AVALANCHE carried 26 saloon, 17 second cabin and 20 third class passengers. She carried no emigrants, passengers bring mostly colonists. After colliding with the FOREST she was nearly cut in two and sank within 3 minutes, before there was time to launch the boats.  Only survivors of AVALANCHE were 3rd Officer, J. C. Sherrington, and 2 seaman, Mills and McCarthy.  They were in only surviving boat of the FOREST QUEEN, which was pluckily rescued by 2 Portland fishing boats, which battled with the waves for a considerable time before reaching it.

The Collision in the Channel

It was on her return trip to Wellington, leaving on September 10, 1877, that the Avalanche collided with a large American ship, the Forest Queen, in the English Channel. Both ships were heading down channel, but upon opposite tacks, the Avalanche being on the port tack and the Forest Queen on the starboard tack. One of the survivors supplied the following details of the collision:- "The night was unusually dark, with drizzling rain, a very heavy wind, with mountainous high seas running. When about twelve miles off Portland, and without scarcely any warning, a little after 9 pm, the Forest Queen collided with the Avalanche, striking her between the main and mizzen masts. The force of the collision was so great that in less than five minutes the Avalanche gave 3 plunges and then sank, carrying with her the whole of her crew, except 3 - the mate and 2 able seamen. The night was so dark that it was almost impossible to discern the mass of human beings struggling in the water below, and the cries of men, women, and children for aid were heart-rending.  Some of the passengers had managed to scramble on deck as soon as the Avalanche was struck, but others were in their cabins when the ship sunk, and went down with her. The sea was literally alive with human beings, whose cries for help were heard without the crew of the Forest Queen being able to render aid.  We had as much as we could do to look after our own safety, our vessel having suffered so severely from the effects of the collision as to be in a very leaky condition.  The water was gaining on us so fast that at last, in order to save our lives, we had to abandon her.  For this purpose 3 boats were launched, and in these frail craft the whole of the crew of the Forest of Windsor and the 3 belonging to the Avalanche took their places. The weather to which we were exposed throughout the night was fearful, the wind and sea being so rough that we thought the boats would be swamped every minute. Unfortunately, in the case of 2 of the boats these fears were realised, as only one of the boats, containing the 3 survivors of the Avalanche and men, with the Captain of the Forest of Windsor, was rescued. Five bodies and a boat were found washed up upon the beach by a party of fishermen - the dead being identified as a portion of the crew of the Forest of Windsor. Only 12 men remained out of the passengers and crew of the 2 ships, numbering over 120 persons.  The Forest of Windsor capsized about an hour after being abandoned, and next day she was seen floating bottom upwards a few miles off Portland.

How the Accident Happened
A narrative given by other survivors of the Forest of Windsor stated that when the collision occurred the Avalanche was slightly ahead, and being on the port tack she ought, according to the law at sea, to have given way directly she sighted the Forest Queen. As, however, she held on her course, without tacking, it was but fair to assume that either from the darkness of the night or the neglect of the officer on the watch, the near approach of the Forest Queen was not perceived. It then became the duty of the Forest Queen to keep clear, and the master, Captain Lockhart, asserted that, seeing the risk of collision, he ordered the helm to be luffed and that his order was carried out. But it was too late.  Referring to the disaster, Mr. Basil Lubbock, in "The Colonial Clippers," states that the ship which collided with the Avalanche was the Forest of Windsor, of Nova Scotia, that 4 boats were launched safely and were all picked up by fishermen the following morning off Portland. Both accounts agree that 3 survivors only were saved from the Avalanche.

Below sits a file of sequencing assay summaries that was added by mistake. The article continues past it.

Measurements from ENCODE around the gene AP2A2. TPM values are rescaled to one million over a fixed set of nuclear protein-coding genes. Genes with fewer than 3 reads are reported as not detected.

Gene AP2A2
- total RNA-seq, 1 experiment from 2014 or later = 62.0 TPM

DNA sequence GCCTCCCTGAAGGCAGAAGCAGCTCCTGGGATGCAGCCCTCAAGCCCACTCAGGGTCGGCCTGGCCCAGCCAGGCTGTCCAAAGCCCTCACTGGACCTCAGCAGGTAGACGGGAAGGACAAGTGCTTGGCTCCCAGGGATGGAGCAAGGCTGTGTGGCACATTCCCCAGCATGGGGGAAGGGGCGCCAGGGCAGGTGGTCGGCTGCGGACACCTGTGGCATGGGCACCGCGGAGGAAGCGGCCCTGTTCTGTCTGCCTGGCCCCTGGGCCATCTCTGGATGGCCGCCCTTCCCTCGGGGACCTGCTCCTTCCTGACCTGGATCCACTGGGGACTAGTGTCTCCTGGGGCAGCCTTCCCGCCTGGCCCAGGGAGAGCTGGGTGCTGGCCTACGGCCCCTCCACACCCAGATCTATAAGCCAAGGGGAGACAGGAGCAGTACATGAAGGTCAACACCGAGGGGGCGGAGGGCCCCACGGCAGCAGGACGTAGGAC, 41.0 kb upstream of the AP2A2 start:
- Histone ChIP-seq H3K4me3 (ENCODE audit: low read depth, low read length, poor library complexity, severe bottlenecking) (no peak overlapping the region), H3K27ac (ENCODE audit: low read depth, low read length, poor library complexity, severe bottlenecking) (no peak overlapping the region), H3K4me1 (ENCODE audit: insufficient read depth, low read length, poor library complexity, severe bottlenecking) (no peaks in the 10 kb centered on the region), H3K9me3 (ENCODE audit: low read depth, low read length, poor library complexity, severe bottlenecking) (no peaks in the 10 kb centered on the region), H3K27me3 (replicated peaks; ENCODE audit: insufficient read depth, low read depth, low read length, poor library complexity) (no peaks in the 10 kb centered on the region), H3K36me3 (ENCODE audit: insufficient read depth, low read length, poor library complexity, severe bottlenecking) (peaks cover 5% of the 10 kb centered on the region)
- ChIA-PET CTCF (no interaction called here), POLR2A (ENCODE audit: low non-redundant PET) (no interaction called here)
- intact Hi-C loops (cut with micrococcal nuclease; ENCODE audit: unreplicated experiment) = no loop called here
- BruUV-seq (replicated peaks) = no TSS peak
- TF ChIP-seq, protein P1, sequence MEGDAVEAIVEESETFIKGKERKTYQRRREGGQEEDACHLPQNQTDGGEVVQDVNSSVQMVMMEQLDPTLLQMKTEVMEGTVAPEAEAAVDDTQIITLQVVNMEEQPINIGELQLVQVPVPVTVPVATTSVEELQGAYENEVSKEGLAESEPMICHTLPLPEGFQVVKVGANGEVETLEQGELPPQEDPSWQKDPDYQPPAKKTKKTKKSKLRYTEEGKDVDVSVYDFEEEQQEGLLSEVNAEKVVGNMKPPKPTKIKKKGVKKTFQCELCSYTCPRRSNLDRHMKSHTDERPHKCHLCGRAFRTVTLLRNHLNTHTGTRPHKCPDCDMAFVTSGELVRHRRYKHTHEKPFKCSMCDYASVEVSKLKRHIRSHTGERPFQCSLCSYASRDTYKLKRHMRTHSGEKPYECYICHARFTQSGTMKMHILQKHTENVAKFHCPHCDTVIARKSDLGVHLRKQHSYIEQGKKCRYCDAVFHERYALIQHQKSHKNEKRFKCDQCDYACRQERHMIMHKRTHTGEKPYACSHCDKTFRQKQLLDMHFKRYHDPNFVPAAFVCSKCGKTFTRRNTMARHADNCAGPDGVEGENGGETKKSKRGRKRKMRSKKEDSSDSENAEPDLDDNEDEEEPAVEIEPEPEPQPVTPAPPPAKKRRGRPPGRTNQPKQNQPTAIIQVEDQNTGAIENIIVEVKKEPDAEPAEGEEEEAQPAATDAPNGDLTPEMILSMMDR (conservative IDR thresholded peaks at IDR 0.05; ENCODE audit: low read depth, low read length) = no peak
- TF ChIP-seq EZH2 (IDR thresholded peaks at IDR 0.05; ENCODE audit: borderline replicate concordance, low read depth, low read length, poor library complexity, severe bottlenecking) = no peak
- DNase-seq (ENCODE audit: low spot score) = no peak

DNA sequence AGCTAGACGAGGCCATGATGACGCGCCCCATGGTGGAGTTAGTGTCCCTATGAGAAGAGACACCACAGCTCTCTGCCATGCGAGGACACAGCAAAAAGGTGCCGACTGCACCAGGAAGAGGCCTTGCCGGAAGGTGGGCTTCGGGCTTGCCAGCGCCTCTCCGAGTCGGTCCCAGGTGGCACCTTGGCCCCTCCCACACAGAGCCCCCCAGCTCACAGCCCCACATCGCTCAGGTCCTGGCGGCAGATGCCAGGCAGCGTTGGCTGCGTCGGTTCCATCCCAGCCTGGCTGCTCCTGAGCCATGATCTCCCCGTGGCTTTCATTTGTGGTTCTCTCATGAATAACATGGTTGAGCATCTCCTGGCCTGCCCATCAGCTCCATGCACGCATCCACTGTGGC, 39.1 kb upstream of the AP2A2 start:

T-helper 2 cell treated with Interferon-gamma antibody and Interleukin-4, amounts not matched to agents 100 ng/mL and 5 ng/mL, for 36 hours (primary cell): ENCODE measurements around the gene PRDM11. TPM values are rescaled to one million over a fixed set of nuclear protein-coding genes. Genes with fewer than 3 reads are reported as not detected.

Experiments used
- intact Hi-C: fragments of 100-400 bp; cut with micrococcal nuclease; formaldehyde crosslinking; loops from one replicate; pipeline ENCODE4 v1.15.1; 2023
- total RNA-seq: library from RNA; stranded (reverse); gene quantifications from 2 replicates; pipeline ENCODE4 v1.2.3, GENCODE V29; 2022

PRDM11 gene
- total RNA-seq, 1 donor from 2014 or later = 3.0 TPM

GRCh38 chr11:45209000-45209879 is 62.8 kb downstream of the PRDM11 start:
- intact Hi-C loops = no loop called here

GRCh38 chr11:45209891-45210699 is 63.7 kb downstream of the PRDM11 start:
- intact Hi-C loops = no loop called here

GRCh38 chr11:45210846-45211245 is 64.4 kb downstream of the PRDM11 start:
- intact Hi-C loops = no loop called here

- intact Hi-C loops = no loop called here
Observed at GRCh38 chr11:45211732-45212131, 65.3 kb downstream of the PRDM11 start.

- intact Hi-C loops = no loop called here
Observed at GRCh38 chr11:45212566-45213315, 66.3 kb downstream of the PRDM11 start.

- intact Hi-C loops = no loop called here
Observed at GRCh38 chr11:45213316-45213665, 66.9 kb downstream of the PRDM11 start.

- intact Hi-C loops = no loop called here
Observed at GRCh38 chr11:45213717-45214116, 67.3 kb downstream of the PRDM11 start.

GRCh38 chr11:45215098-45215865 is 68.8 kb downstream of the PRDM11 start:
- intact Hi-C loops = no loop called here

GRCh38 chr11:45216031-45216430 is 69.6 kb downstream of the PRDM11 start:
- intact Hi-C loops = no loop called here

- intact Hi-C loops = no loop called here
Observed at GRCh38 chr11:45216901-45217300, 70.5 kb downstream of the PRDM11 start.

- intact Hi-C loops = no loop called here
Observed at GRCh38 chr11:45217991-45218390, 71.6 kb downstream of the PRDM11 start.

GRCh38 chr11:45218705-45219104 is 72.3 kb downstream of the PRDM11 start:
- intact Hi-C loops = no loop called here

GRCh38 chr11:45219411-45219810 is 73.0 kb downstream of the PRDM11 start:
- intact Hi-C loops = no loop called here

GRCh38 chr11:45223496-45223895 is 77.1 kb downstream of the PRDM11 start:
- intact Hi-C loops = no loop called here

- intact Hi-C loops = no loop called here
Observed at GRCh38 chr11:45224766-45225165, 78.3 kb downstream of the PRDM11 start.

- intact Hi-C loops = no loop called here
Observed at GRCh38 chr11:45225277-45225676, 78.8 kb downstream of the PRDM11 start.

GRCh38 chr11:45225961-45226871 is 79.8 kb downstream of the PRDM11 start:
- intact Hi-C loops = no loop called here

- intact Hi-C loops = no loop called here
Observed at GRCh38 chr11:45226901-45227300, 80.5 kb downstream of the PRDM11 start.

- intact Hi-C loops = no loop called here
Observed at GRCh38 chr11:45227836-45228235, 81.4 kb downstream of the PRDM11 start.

Avalanche – Wreck Site - Max depth 50 metres

In 1877 this 1160 ton fully rigged clipper sunk with the loss of 89 lives, made up of passengers, some women and children, and crew after colliding with the Forest of Windor 10 to 12 miles off Portland Bill. Sinking immediately, the Avalanche left only 3 people alive. A church in Southwell, Portland has been named the Avalanche Memorial Church in respect for those that died. In 1984 divers located the anchor, and after seeking permission, managed to raise it and donate it to the church. Lying upright but buried to the gunwhale on one side it is important to avoid stirring the bottom as the visibility is soon reduced to nil.

The upturned hull of the Forest of Windsor showed no inclination to sink; it was a hazard to shipping and the Royal Navy ordered H.M.S. Defence under the command of Captain Howard, aided by H.M.S. Black Prince and H.M.S. Galatea to sink the wreck. The Navy attempted to blow the wreck out of the water using torpedoes but these just ran through the wreck. Over the following 3 weeks it shrugged off gunpowder charges, mines and all sorts of means, stubbornly remaining unmoved. As if to mock its attackers after one assault the lid of a seaman’s chest floated to the surface decorated with a picture of the Forest of Windsor in full sail. The demolition of the wreck was finally accomplished three and a half weeks after the collision at a cost of about £1,000.


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Last modified: 01/09/2013